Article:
“I feel like [the AIDS crisis] was an issue that brought people together and garnered support for the community and created a necessity to talk about it,” Isherwood said.

Isherwood also said that because of the nature of the AIDS crisis, an issue in representation was created which led to the Bury Your Gays trope. The Bury Your Gays trope is a homophobic cliché in which the gay character on a TV is killed off, ending their storyline much earlier than that of a straight character. It also tends to result in the idea that the gay character is less important or more expendable than their straight counterpart. This trope will often extend even further to create the idea that the gay characters are not allowed a happy ending, according to TVTropes.org.

“Most of the time it isn’t supposed to be a punishment for being gay. However, there seems to be an inordinate amount of gay characters getting killed,” Isherwood said.

Another trend showing up with LGBTQ+ characters, besides seeing the character unexpectedly killed off, is one that represents the LGBTQ+ community through stereotypes.

“It is frustrating that most, or maybe even the only representation we get are these flamboyant stereotypes. The ‘gay best friend’ is a big one that I see: just a side character whose gayness is just a fun, quirky part of their character,” Isherwood said.

Isherwood also noted that this stereotype doesn’t only mean a limited demographic, but also one type of ethnicity and gender.

“It’s usually just skinny, White gay men that are much of the representation that LGBTQ+ people have. It's frustrating because there are gay people of color, or disabled LGBTQ+ people,” Isherwood said. “It’s frustrating to think that [the usual character is a] White, cis[gender], straight man which gets one deviation from that norm instead of all the possibilities that there could be and that are real.”

McConnell has started to see that as newer movies or TV shows come out, they are beginning to stray from those stereotypes sometimes seen in comedies or other types of movies and TV. However, McConnell also feels that a stereotype may not be such a bad thing as there is a reason for stereotypes in the first place.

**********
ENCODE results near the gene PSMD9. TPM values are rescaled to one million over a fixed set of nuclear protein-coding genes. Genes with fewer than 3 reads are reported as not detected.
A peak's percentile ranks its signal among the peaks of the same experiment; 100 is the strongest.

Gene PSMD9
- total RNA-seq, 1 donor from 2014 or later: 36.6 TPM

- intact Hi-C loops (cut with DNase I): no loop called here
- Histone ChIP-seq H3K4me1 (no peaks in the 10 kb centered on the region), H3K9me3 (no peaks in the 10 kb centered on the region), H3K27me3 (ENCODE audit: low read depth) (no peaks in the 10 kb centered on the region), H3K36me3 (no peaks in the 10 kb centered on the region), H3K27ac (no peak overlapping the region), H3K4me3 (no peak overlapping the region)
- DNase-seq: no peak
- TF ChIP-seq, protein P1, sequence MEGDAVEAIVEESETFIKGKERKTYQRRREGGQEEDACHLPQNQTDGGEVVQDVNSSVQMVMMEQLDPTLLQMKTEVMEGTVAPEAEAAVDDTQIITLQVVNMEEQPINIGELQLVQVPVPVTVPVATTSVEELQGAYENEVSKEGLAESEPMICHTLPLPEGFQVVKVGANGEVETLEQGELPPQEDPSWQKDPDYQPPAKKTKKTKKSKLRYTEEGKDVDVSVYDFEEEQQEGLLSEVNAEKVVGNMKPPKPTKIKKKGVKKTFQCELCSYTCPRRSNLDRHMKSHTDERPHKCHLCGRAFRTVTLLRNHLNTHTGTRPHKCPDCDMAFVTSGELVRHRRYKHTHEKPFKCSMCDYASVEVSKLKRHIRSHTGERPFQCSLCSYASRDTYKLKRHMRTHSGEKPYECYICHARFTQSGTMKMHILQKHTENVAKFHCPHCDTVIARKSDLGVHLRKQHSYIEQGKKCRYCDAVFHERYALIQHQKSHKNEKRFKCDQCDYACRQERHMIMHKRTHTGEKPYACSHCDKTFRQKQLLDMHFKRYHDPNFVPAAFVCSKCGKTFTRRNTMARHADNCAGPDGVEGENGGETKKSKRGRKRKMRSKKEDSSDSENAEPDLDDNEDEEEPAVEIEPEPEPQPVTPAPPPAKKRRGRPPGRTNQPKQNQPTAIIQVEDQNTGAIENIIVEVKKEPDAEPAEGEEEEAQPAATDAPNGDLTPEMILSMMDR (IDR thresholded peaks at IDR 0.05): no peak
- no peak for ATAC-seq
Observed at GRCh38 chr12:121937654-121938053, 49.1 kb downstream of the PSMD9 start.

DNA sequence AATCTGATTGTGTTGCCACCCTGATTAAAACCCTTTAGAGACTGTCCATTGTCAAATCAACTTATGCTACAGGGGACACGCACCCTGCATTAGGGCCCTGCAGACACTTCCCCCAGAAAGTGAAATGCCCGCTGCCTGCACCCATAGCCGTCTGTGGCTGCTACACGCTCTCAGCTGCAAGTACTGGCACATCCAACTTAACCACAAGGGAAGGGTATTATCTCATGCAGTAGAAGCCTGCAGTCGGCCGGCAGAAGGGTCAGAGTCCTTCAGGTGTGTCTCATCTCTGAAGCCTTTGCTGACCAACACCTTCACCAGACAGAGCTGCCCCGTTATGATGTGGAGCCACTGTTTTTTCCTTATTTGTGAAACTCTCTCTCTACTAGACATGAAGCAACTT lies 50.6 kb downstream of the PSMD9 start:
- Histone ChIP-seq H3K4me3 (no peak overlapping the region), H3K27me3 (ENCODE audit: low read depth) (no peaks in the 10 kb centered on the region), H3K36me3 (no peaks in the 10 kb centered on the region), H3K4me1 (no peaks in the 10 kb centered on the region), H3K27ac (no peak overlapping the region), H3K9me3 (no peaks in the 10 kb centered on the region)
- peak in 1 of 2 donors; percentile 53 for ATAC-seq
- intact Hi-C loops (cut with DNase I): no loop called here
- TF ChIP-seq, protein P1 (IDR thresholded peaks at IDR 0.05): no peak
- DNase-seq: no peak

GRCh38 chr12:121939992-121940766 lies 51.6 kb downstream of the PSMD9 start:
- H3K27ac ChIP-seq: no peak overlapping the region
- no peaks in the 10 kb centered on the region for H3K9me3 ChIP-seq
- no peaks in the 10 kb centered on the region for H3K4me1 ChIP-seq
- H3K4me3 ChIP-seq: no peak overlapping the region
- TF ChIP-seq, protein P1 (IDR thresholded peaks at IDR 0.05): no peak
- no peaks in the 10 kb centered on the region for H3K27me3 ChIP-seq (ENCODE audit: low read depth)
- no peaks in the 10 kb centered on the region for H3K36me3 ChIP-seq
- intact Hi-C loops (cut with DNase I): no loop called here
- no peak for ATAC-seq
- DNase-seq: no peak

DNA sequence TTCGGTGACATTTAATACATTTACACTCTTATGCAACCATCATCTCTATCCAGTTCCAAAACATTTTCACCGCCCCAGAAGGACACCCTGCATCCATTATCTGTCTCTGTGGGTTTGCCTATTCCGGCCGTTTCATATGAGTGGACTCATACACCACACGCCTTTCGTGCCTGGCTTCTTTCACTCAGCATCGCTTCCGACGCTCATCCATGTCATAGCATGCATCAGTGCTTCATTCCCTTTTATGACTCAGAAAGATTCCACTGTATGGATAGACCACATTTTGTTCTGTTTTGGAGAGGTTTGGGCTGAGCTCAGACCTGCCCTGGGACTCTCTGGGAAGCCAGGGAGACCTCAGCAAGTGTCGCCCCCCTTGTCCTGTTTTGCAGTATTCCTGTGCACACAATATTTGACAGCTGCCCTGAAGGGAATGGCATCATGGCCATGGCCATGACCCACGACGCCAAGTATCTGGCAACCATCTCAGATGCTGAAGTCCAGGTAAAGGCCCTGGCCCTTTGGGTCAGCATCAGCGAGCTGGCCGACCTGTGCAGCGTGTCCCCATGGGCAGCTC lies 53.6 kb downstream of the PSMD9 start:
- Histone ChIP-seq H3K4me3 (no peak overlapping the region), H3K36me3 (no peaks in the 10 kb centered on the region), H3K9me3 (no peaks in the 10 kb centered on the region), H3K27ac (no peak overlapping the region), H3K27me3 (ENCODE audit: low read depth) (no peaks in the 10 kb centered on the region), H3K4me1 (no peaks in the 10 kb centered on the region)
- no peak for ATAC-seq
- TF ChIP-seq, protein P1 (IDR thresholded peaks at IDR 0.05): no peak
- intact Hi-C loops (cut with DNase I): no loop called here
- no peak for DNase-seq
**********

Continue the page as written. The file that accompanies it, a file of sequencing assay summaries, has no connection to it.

“Stereotypes derive from a source; they don’t just come out of nowhere. Sometimes someone can be ‘stereotypical’ because they want to openly identify with that stereotype. It’s hard to pinpoint a stereotype and say that it is bad because sometimes that [stereotype] is correct,” McConnell said.

Isherwood, McConnell and Pemberton all felt that despite nonexistent or negative representation of the LGBTQ+ community in the past, there are ways that the community can continue to be represented in the media as our society moves forward.

“Using actors that are actually LGBTQ+ and understand how to take on that character [would increase the amount and accuracy of the representation]. Also, paying attention to people that are LGBTQ+ in our lives because it is important to see that we are all fully rounded people,” Pemberton said.

Isherwood hopes to see something similar in order to have a greater, more holistic representation of the community.

“[It’s important to make] more diverse LGBTQ+ people and [the story shouldn’t just be about] them being gay and the main struggle is being gay. They [should] have a storyline like anyone else would, but they are also gay. We want to see ourselves as happy; we don’t want to die or never find love or be outed,” Isherwood said.

McConnell thinks that this change would be made if directors, authors or anyone else creating a story stopped limiting themselves when it comes to LGBTQ+ storylines.

“I think if they are not afraid of producing companies or higher-ups that are in charge of what gets put into the shows [then we’d see more representation]. A lot of the time people that run these show productions are warned that if they add any representation from certain groups, they may lose their jobs,” McConnell said. “To be more inclusive is to not be wary of what other people think, and to push it through for those who want to see it. The more you are open and proud of your LGBTQ+ representation, the more other people will see it as a normal thing and not judge it so harshly.”